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The gender balance in independent pharmacy is shifting. In 2000 and 2004, just 14.6% of pharmacists in owner/partner positions were women, according to the Pharmacy Manpower Project. By 2009, that number had risen to 24%.
Seen from another perspective, of the 12.6% of active pharmacists running their own shops in 2000, 10.3% were men and 2.3% were women. By 2009, 19.7% of active pharmacists were running their own shop and the gender gap had narrowed: 11.6% of male pharmacists and 8.1% of female pharmacists occupied ownership or partner roles.
Expect that shift to accelerate as the current cohort of pharmacy owners — mostly men who entered the profession in the 1970s — retire over the next few years. That baby boomer generation was the largest group of pharmacists ever to enter practice, said Lucinda Maine, PharmD, executive vice president and CEO of the American Association of Colleges of Pharmacy. It was also the last generation of pharmacists dominated by men.
With women accounting for 60% of pharmacy students, a growing proportion of new owners will be female. Attendance at Pharmacy Ownership Workshops sponsored by the National Community Pharmacists Association (NCPA) is already approximately 41% female, said Lisa Fowler, NCPA director of management and professional affairs. According to Fowler, pharmacy demographics favor women, while current business and economic trends favor pharmacy ownership.
Would-be pharmacy owners are finding a wealth of opportunity in the huge number of current owners ready to retire. At the same time, a growing supply of pharmacists and pharmacy graduates is putting a lid on employment opportunities in chain pharmacy. That makes store ownership a visible and attractive alternative, a shift in perception that NCPA wants to encourage.
"We would clearly like to see pharmacy ownership expand," Fowler told Drug Topics. "Most pharmacy owners are currently male, but most pharmacy graduates are female. Pharmacy ownership is on the rise, and the gender balance in ownership is clearly changing."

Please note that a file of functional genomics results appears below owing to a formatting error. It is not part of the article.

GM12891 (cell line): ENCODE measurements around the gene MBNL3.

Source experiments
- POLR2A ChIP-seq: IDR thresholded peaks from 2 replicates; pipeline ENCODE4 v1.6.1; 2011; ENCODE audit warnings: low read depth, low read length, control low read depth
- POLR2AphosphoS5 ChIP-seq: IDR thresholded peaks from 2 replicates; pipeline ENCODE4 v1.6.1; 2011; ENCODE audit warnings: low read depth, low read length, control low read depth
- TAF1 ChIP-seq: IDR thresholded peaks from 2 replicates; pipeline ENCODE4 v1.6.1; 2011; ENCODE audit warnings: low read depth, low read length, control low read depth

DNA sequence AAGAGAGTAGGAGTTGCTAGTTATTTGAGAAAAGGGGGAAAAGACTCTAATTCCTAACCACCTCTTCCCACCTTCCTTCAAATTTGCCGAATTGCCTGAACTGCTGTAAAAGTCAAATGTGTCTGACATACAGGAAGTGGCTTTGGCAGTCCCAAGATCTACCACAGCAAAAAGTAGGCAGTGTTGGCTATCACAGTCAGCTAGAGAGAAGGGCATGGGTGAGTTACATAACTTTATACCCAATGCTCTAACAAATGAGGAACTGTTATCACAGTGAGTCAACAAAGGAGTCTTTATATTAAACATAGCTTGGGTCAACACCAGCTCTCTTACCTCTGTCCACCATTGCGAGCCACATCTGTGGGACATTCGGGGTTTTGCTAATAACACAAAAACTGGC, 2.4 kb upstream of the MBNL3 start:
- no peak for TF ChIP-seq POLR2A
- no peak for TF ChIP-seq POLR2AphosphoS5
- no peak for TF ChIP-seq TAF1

"I already see it in the Phoenix area," said Jacinta Hines, PharmD, owner of J & J Arrowhead Pharmacy in Glendale, Ariz. "A few years ago, all of the local independent pharmacy owners were men. Today, most of the new owners are female, whether they buy an existing practice or open a new store, as I did."
Gender doesn't seem to play a major role in pharmacy ownership. DeAnn Mullins, RPh, CDE, owner of WeCare Mullins Pharmacy in Lynn Haven, Fla., said that she has never seen gender as a limiting factor in the entrepreneurial world. When she bought her father-in-law's practice in 1998, her business plan, financing, and entrepreneurial skills counted. The fact that she was a woman wasn't part of the equation.
"Changing demographics in pharmacy mean the ownership landscape has to change," said Robert E. Graul, national vice president, RxOwnership, for wholesale giant McKesson. "I'm not seeing a difference in ownership results by gender. Women are equally entrepreneurial as their male counterparts, sometimes even more so."
Graul oversees McKesson's growing pharmacy ownership transfer program. In 2008, when the program began, McKesson guided about 90 independent sales and acquisitions. In 2010, RxOwnership handled about 300 transfers. This year should see about 400 transfers. Overall, he said, there are approximately 1,000 pharmacy startups or ownership transfers per year across the country.